Project description:BACKGROUND: Bangladesh is a malaria hypo-endemic country sharing borders with India and Myanmar. Artemisinin combination therapy (ACT) remains successful in Bangladesh. An increase of artemisinin-resistant malaria parasites on the Thai-Cambodia and Thai-Myanmar borders is worrisome. K13 propeller gene (PF3D7_1343700 or PF13_0238) mutations have been linked to both in vitro artemisinin resistance and in vivo slow parasite clearance rates. This group undertook to evaluate if mutations seen in Cambodia have emerged in Bangladesh where ACT use is now standard for a decade. METHODS: Samples were obtained from Plasmodium falciparum-infected malaria patients from Upazila health complexes (UHC) between 2009 and 2013 in seven endemic districts of Bangladesh. These districts included Khagrachari (Matiranga UHC), Rangamati (Rajasthali UHC), Cox's Bazar (Ramu and Ukhia UHC), Bandarban (Lama UHC), Mymensingh (Haluaghat UHC), Netrokona (Durgapur and Kalmakanda UHC), and Moulvibazar (Sreemangal and Kamalganj UHC). RESULTS: Out of 296 microscopically positive P. falciparum samples, 271 (91.6%) were confirmed as mono-infections by both real-time PCR and nested PCR. The K13 propeller gene from 253 (93.4%) samples was sequenced bi-directionally. One non-synonymous mutation (A578S) was found in Bangladeshi clinical isolates. The A578S mutation was confirmed and lies adjacent to the C580Y mutation, the major mutation causing delayed parasite clearance in Cambodia. Based on computational modeling A578S should have a significant effect on tertiary structure of the protein. CONCLUSION: The data suggest that P. falciparum in Bangladesh remains free of the C580Y mutation linked to delayed parasite clearance. However, the mutation A578S is present and based on structural analysis could affect K13 gene function. Further in vivo clinical studies are required to validate the effect of this mutation.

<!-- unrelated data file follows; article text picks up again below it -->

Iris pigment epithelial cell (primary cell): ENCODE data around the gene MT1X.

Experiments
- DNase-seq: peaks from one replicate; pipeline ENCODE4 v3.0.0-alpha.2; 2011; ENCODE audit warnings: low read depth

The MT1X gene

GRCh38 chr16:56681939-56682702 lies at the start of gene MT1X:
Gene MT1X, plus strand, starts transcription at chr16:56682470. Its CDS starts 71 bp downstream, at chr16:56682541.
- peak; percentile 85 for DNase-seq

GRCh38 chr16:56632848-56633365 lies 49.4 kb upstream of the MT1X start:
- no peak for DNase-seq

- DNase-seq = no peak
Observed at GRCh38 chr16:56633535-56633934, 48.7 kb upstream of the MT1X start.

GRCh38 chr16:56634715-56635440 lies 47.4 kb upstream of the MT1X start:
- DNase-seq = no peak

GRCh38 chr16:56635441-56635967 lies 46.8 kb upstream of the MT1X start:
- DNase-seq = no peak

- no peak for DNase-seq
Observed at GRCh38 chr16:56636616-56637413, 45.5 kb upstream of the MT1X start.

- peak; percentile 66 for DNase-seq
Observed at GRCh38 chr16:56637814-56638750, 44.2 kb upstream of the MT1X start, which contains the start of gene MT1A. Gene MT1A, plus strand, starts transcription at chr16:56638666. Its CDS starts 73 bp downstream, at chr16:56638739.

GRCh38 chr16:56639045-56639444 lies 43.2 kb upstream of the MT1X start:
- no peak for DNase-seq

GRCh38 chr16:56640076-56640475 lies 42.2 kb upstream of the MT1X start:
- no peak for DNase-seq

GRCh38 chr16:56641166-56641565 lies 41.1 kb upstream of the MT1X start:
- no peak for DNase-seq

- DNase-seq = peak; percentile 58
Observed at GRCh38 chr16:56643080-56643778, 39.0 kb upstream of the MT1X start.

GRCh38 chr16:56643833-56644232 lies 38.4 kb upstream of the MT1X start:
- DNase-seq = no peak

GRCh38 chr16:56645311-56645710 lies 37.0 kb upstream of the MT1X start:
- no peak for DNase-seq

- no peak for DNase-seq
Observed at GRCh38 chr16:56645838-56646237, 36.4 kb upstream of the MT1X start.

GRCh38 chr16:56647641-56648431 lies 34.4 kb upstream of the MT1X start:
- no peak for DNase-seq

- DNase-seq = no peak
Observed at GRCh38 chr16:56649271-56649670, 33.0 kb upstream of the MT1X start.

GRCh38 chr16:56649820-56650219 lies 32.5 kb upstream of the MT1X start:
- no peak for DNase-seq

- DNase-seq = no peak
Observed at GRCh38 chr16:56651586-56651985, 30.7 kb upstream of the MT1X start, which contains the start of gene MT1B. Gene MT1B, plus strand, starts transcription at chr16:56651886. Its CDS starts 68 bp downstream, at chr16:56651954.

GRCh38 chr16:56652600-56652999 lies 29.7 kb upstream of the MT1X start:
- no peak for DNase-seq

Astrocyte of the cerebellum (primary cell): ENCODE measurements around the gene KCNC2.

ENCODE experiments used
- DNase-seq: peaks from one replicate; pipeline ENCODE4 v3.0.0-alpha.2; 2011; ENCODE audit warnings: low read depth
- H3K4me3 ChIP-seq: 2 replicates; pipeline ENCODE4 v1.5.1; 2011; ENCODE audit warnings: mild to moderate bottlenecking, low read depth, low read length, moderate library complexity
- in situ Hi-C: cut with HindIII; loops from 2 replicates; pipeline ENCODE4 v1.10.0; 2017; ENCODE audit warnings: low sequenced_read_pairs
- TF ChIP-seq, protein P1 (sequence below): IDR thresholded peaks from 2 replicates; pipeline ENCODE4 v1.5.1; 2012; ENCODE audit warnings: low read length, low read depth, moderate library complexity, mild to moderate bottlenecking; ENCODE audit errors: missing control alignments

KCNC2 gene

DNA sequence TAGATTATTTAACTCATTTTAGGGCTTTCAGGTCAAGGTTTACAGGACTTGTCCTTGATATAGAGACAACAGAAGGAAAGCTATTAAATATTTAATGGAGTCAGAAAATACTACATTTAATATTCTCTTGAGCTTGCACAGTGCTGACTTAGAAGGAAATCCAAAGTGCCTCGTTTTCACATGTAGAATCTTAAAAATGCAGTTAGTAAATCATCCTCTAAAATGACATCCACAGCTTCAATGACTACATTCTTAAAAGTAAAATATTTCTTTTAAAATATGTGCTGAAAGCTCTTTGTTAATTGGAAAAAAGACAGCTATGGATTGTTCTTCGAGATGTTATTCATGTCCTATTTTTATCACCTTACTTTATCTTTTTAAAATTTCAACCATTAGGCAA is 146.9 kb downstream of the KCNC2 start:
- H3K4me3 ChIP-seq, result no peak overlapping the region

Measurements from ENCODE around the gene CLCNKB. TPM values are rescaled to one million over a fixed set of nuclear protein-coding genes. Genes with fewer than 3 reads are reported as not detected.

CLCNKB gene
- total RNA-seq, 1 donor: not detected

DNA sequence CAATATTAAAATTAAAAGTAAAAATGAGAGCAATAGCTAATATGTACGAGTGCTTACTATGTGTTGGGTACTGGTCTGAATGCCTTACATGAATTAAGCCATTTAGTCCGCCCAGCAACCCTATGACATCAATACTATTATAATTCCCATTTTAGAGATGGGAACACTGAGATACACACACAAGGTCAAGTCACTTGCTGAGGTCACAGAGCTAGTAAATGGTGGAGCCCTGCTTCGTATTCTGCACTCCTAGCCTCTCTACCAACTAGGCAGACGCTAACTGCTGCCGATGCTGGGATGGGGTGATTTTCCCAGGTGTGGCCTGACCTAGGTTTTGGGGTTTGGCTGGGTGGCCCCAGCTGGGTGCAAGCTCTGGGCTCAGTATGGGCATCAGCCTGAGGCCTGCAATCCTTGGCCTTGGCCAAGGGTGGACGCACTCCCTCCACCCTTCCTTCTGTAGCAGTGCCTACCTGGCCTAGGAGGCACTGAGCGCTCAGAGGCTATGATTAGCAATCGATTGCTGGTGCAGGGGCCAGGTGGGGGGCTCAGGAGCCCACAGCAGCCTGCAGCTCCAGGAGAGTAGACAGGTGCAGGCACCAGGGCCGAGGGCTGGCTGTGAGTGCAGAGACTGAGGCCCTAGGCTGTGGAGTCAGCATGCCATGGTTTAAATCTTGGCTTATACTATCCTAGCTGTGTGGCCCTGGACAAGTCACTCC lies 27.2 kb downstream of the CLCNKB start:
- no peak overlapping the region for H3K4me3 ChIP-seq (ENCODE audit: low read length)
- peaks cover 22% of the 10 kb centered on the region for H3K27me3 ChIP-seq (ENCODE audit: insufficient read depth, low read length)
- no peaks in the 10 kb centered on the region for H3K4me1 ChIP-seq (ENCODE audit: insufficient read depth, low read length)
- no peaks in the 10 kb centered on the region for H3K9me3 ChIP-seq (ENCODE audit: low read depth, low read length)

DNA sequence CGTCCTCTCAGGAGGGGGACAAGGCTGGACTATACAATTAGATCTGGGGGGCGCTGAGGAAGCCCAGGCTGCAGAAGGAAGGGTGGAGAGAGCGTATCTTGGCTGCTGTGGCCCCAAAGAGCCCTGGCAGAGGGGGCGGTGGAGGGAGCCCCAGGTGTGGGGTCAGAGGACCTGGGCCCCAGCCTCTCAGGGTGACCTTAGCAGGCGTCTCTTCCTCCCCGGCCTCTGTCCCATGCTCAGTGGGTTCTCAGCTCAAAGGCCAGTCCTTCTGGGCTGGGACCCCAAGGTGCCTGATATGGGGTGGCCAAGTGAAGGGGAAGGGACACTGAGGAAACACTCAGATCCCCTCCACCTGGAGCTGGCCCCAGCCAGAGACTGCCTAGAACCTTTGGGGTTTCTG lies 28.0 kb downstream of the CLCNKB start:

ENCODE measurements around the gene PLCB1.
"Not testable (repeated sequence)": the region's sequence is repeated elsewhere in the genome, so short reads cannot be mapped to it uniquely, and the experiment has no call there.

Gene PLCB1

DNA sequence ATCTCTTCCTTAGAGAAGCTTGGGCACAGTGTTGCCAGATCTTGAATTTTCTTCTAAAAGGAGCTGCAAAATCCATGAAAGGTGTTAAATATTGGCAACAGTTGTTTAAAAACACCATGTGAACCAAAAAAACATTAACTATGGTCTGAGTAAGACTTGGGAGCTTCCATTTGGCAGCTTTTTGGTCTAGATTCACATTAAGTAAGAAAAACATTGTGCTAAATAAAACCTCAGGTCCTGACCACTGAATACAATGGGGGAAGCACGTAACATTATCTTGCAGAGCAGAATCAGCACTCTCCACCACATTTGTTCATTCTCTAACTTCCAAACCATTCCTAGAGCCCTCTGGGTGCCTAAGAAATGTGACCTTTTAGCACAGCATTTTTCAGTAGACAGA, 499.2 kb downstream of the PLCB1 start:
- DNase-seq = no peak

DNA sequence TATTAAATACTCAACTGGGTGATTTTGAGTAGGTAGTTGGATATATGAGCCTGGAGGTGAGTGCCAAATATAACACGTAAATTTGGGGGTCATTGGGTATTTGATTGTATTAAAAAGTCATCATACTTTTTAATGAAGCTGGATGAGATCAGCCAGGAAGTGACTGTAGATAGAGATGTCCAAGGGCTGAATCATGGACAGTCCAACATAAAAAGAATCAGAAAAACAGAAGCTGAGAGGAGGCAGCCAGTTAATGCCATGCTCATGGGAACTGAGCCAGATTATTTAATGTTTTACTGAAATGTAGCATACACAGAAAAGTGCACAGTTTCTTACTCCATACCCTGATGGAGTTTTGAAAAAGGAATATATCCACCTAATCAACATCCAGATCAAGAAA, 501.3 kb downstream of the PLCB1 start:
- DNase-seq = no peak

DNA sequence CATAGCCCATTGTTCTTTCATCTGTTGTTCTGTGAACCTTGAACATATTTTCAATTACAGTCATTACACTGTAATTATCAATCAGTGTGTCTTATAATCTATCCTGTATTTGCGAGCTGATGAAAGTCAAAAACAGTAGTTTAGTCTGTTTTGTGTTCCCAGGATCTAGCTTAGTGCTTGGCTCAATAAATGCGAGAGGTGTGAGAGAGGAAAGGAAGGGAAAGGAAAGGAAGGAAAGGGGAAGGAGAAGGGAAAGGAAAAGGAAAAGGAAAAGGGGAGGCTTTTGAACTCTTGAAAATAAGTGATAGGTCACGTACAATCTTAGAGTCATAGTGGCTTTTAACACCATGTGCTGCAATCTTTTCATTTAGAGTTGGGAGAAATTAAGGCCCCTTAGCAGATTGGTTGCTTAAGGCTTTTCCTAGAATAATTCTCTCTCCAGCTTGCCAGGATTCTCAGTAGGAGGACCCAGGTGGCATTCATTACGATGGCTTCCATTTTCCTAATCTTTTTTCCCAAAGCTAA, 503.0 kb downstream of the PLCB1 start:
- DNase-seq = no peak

Project description:Delayed clearance of <i>Plasmodium falciparum</i> by artemisinin-based combination therapies (ACTs) has already been observed for African isolates. Here, we aimed to investigate the prevalence, among travelers returning from African countries, of polymorphisms in two genes correlated with delayed parasite clearance (encoding <i>P. falciparum</i> Kelch 13 [<i>PfK13</i>] and ubiquitin-specific protease 1 [<i>pfubp1</i>]) reported in eastern China and to provide baseline data for antimalarial drug resistance (ART) surveillance and evaluation. A total of 153 filter paper blood spots collected in 2017-2019 from patients with uncomplicated <i>P. falciparum</i> cases in Anhui and Shandong Provinces were included in this study. Among them, 3.3% (5/153) of the isolates carried <i>PfK13</i> mutations, and 3 of them harbored the same synonymous mutation, C469C. A total of 13.1% (20/153) of the isolates were found to contain <i>pfubp1</i> mutations, and all were nonsynonymous. The <i>pfubp1</i> genotypes associated with ART that occurred in this study included E1528D (6.5% [10/153]) and D1525E (2.6% [4/153]). However, a high prevalence of the previously unreported mutation E1531D (5.9% [9/153]) was also detected. In addition, two types of deletions (encoding KID and KIE, respectively) and two types of insertions (encoding KYE and KYDKYD, respectively) were found in 16 isolates and 6 isolates, respectively. This study showed limited variation in <i>PfK13</i> among travelers returning from African countries and suggested other potential molecular markers, such as <i>pfubp1</i>, for use in the surveillance of African isolates in ACT susceptibility studies. Further clinical trial research is under way to investigate these <i>PfK13</i> and <i>pfubp1</i> mutations, as well as other candidate molecular markers, and their roles in delaying parasite clearance.